Grapefruit: Healthy for Whom?


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Grapefruit Classification:


Citrus ×paradisi Macfad. (pro sp.) [maxima × sinensis]
CTRL + Click on a scientific name below to expand it in the PLANTS Classification Report.


Kingdom
//Plantae// – Plants
Subkingdom
//Tracheobionta// – Vascular plants
Superdivision
//Spermatophyta// – Seed plants
Division
//Magnoliophyta// – Flowering plants
Class
//Magnoliopsida// – Dicotyledons
Subclass
//Rosidae//
Order
//Sapindales//
Family
//Rutaceae// – Rue family
Genus
//Citrus// L. – citrus
Species
//Citrus// ×//paradisi// Macfad. (pro sp.) [//maxima// × //sinensis//] – grapefruit
Source: http://plants.usda.gov

Grapefruit Plant Description:

The grapefruit (Citrus X paradisi) is a fruit produced by a subtropical citrus tree belonging to the family Rutaceae, which contains all of the citrus fruits. The fruit is generally believed to be a relatively recent hybrid, probably originating in Barbados, where it was first documented in 1750. It seems to have resulted from a cross between two citrus fruits, the Indonesian Pomelo and the Southeast Asian sweet orange (Mateljan, 2007, p. 390) (Wikipedia: Grapefruit, History). Citrus fruits are generally believed to have originated in Southeast Asia, especially in the area comprising Burma, Northeast India, and Southern China. Because of the many trade routes in the ancient world, citrus cultivation quickly began to spread into the Middle East and Europe. Because of the way citrus fruits apparently radiated out from Southeast Asia, their taxonomy is complicated and the precise number of natural species is still unclear. Many of the named species are hybrids, deliberately produced by artificial selection, and there is genetic evidence that even some of the wild, true-breeding species are of hybrid origins. Indeed, there may have been only four ancestral species in the wild (Wikipedia: Grapefruit, History).

The Grapefruit Tree:

The grapefruit tree reaches 15-20 feet on average, occasionally growing up to 45 feet in height. It has a rounded top of spreading branches, and its twigs are normally covered with short, pliable thorns. The leaves are evergreen, ovate in shape, three to six inches long and one and three quarters to three inches wide. The leaves are dark green above, lighter green below, and have rounded teeth along the margins. The leaves also contain minute oil glands. The tree bears small, white dicot flowers, each with four petals, which may appear singly or in clusters in the leaf axils (Grapefruit, Morton, 1987).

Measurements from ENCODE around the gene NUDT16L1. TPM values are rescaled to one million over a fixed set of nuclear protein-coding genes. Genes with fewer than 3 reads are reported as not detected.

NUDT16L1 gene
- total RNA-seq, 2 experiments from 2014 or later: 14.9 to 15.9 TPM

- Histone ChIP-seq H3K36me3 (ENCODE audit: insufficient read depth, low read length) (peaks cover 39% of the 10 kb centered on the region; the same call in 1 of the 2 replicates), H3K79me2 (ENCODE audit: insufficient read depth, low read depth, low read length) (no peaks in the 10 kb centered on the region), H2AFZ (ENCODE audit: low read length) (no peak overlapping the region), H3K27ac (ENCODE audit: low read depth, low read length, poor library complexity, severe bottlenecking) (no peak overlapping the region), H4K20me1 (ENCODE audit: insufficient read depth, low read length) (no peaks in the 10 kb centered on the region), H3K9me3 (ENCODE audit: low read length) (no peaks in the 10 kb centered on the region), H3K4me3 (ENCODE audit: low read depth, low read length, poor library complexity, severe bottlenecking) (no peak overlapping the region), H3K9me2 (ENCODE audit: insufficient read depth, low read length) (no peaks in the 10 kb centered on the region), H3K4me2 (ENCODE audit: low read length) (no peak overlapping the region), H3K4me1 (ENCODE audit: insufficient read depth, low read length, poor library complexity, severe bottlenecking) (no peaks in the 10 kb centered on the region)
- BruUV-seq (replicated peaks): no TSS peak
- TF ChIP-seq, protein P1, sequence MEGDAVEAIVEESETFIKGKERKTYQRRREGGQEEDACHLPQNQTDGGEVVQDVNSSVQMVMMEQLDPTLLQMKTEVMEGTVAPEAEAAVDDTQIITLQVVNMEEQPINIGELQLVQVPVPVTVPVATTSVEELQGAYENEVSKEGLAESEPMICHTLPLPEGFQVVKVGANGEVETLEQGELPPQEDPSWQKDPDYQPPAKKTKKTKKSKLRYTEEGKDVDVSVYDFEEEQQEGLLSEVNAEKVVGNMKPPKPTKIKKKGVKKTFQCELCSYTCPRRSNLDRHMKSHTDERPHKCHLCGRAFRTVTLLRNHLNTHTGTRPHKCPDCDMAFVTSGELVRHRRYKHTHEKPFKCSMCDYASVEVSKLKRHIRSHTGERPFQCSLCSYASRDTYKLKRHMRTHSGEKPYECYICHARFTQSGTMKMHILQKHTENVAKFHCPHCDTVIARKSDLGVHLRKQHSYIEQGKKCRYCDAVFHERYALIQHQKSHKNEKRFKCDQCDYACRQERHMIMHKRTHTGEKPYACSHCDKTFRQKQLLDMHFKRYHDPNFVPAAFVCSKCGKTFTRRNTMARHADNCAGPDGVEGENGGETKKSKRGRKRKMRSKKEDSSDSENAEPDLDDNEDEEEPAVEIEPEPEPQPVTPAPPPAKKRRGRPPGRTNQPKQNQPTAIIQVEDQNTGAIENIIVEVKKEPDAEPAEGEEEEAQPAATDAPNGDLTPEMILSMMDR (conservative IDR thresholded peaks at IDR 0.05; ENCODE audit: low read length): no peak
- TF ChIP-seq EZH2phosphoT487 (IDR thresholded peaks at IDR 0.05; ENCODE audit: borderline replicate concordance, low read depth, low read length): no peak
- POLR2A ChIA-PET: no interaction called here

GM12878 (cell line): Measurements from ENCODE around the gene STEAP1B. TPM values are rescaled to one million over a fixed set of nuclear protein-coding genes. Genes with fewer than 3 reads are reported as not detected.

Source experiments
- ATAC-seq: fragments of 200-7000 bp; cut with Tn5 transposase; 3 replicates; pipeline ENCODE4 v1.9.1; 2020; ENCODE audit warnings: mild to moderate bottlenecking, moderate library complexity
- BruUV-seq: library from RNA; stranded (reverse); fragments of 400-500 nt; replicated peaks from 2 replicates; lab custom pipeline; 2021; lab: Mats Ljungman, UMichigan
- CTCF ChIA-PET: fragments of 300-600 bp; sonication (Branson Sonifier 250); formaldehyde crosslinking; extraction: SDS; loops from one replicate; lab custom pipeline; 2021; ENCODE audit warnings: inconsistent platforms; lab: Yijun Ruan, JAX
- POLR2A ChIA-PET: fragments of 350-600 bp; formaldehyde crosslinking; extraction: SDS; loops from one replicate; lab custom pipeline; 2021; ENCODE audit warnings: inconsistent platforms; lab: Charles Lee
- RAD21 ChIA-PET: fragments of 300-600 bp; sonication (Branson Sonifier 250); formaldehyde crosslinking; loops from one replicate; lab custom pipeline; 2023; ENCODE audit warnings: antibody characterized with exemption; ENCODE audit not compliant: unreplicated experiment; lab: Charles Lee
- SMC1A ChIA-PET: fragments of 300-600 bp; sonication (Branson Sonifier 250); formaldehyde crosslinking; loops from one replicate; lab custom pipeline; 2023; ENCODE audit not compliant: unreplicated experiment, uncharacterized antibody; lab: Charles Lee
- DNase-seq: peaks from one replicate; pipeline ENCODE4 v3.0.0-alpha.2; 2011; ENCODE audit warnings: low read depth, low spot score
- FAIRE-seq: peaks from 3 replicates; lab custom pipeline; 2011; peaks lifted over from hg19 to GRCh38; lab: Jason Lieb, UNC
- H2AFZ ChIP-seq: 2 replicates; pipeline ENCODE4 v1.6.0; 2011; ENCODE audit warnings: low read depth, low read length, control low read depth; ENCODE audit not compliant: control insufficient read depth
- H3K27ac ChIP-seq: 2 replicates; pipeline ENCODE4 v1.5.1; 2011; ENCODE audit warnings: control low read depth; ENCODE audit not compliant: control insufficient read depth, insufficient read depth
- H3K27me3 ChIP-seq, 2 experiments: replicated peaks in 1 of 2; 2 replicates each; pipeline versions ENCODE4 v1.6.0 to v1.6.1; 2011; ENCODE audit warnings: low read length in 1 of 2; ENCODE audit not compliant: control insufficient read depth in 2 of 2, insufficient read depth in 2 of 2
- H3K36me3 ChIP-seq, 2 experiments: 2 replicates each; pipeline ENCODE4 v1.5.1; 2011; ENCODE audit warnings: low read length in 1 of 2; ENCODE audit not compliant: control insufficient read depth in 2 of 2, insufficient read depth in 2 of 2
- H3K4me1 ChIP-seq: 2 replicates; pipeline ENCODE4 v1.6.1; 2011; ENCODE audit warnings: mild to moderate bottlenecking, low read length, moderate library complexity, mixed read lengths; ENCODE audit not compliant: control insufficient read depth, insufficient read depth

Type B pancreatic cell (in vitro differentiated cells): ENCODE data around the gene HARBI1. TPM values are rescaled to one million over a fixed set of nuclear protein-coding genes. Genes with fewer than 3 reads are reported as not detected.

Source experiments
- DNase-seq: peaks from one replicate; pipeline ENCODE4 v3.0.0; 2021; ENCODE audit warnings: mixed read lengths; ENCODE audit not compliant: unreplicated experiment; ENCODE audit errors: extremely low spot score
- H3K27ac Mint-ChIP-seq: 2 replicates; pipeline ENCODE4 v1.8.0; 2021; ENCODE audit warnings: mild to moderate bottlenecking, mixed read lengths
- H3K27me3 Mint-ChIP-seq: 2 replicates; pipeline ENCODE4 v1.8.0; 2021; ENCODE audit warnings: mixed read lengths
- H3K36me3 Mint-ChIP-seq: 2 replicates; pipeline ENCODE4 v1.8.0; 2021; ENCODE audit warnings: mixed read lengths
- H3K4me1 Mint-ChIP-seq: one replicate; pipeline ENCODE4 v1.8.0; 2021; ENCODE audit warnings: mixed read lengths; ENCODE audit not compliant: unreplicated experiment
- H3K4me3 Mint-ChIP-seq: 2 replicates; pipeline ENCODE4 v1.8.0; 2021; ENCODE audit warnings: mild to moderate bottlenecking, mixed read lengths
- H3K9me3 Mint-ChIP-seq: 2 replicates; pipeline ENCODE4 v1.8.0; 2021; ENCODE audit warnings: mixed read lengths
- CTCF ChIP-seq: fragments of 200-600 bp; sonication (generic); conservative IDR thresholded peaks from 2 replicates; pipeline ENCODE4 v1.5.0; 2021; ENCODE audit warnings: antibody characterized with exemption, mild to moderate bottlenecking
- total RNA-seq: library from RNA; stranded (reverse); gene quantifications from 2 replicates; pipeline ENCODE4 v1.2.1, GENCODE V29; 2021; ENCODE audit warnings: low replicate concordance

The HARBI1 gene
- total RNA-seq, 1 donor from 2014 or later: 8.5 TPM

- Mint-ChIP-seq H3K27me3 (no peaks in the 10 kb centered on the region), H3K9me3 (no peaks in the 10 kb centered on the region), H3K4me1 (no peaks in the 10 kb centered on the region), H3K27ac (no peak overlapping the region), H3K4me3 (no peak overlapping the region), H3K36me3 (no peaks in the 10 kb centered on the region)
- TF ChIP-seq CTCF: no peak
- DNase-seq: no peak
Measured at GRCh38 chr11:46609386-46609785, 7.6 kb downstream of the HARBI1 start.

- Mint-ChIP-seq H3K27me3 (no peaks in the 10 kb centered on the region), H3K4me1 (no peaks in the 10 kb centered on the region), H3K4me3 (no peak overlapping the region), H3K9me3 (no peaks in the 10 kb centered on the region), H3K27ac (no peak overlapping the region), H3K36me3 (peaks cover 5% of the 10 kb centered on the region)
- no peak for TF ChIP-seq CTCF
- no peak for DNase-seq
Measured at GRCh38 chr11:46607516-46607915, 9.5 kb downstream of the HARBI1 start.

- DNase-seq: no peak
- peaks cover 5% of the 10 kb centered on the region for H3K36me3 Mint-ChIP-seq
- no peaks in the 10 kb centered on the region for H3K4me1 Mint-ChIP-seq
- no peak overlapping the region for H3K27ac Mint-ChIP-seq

The fruit itself is round to oblate in shape, four to six inches wide, with a smooth rind up to three eighth inches thick. The rind is usually pale yellow, but sometimes exhibits traces of pink. The pulp of the fruit can be nearly whitish (blond), pink, or deep-red, and is divided into eleven to fourteen segments with thin, membranous, bitter-tasting walls. Depending on the color of the pulp, the taste can range in flavor from strongly acidic to sweet-acidic upon maturity. The fruit, sometimes produced in seedless varieties, may contain up to fifty white, elliptical pointed seeds. The number of fruits in a cluster can be anywhere from twelve to twenty (Morton, 1987). Like oranges, lemons, and limes, the grapefruit is a Hesperidium, that is to say, it is technically a berry with a tough leathery outer skin, or rind. The name, Grapefruit, was first used in 1814 and reflected the way the fruit developed on trees in grape-like clusters (Levetin & McMahon, 2007, p. 89, 99).

Grapefruit Distribution:


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Presently, the grapefruit is grown in many parts of the world, the top ten producers being the United States (Florida, Texas, Arizona, and California), China, South Africa, Mexico, Syria, Israel, Turkey, India, Argentina, and Cuba. First introduced into the United States in 1823, the grapefruit did not become an important commercial item until the late 19th century, when a wealthy businessman, Chase Atwood, founded the Atwood Grapefruit Company and established the largest grapefruit grove in the world. Here, the first pink variety was discovered in 1906, and red (ruby) variants were subsequently developed using radiation-induced mutations (Wikipedia: Grapefruit, History and Production).